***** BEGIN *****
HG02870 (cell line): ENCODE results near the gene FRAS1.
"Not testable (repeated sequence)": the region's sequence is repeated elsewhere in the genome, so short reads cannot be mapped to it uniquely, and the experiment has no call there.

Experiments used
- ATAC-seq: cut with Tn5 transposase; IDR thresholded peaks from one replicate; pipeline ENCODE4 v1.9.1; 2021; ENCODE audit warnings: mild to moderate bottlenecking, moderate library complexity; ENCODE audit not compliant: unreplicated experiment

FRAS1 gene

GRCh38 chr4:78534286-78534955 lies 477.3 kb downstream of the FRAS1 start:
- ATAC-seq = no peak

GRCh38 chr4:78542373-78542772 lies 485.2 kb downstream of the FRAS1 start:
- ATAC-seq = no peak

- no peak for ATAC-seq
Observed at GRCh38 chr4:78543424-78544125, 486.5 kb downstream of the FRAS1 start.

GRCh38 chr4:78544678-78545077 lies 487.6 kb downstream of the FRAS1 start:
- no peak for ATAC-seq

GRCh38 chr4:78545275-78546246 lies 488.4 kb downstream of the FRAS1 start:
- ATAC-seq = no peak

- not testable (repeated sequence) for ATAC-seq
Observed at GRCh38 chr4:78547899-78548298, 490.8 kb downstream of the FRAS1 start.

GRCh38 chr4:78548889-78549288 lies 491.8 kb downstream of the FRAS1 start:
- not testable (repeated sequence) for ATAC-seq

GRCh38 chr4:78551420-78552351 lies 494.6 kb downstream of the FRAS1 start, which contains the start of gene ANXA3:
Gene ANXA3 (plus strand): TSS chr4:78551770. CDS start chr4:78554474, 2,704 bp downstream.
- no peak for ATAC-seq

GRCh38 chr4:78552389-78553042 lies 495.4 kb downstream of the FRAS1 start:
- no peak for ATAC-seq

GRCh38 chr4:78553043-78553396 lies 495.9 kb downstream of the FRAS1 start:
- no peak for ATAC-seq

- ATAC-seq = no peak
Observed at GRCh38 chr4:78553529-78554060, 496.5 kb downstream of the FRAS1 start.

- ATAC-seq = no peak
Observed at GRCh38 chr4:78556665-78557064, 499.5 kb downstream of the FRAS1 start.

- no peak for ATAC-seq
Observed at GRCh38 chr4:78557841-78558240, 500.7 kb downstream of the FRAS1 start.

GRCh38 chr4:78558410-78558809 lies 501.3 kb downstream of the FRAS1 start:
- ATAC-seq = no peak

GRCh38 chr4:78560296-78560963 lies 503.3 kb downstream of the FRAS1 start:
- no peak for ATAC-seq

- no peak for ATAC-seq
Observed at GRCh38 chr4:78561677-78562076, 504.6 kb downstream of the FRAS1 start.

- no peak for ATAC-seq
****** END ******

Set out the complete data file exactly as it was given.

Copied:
HG02870 (cell line): ENCODE results near the gene FRAS1.
"Not testable (repeated sequence)": the region's sequence is repeated elsewhere in the genome, so short reads cannot be mapped to it uniquely, and the experiment has no call there.

Experiments used
- ATAC-seq: cut with Tn5 transposase; IDR thresholded peaks from one replicate; pipeline ENCODE4 v1.9.1; 2021; ENCODE audit warnings: mild to moderate bottlenecking, moderate library complexity; ENCODE audit not compliant: unreplicated experiment

FRAS1 gene

GRCh38 chr4:78534286-78534955 lies 477.3 kb downstream of the FRAS1 start:
- ATAC-seq = no peak

GRCh38 chr4:78542373-78542772 lies 485.2 kb downstream of the FRAS1 start:
- ATAC-seq = no peak

- no peak for ATAC-seq
Observed at GRCh38 chr4:78543424-78544125, 486.5 kb downstream of the FRAS1 start.

GRCh38 chr4:78544678-78545077 lies 487.6 kb downstream of the FRAS1 start:
- no peak for ATAC-seq

GRCh38 chr4:78545275-78546246 lies 488.4 kb downstream of the FRAS1 start:
- ATAC-seq = no peak

- not testable (repeated sequence) for ATAC-seq
Observed at GRCh38 chr4:78547899-78548298, 490.8 kb downstream of the FRAS1 start.

GRCh38 chr4:78548889-78549288 lies 491.8 kb downstream of the FRAS1 start:
- not testable (repeated sequence) for ATAC-seq

GRCh38 chr4:78551420-78552351 lies 494.6 kb downstream of the FRAS1 start, which contains the start of gene ANXA3:
Gene ANXA3 (plus strand): TSS chr4:78551770. CDS start chr4:78554474, 2,704 bp downstream.
- no peak for ATAC-seq

GRCh38 chr4:78552389-78553042 lies 495.4 kb downstream of the FRAS1 start:
- no peak for ATAC-seq

GRCh38 chr4:78553043-78553396 lies 495.9 kb downstream of the FRAS1 start:
- no peak for ATAC-seq

- ATAC-seq = no peak
Observed at GRCh38 chr4:78553529-78554060, 496.5 kb downstream of the FRAS1 start.

- ATAC-seq = no peak
Observed at GRCh38 chr4:78556665-78557064, 499.5 kb downstream of the FRAS1 start.

- no peak for ATAC-seq
Observed at GRCh38 chr4:78557841-78558240, 500.7 kb downstream of the FRAS1 start.

GRCh38 chr4:78558410-78558809 lies 501.3 kb downstream of the FRAS1 start:
- ATAC-seq = no peak

GRCh38 chr4:78560296-78560963 lies 503.3 kb downstream of the FRAS1 start:
- no peak for ATAC-seq

- no peak for ATAC-seq
Observed at GRCh38 chr4:78561677-78562076, 504.6 kb downstream of the FRAS1 start.

- no peak for ATAC-seq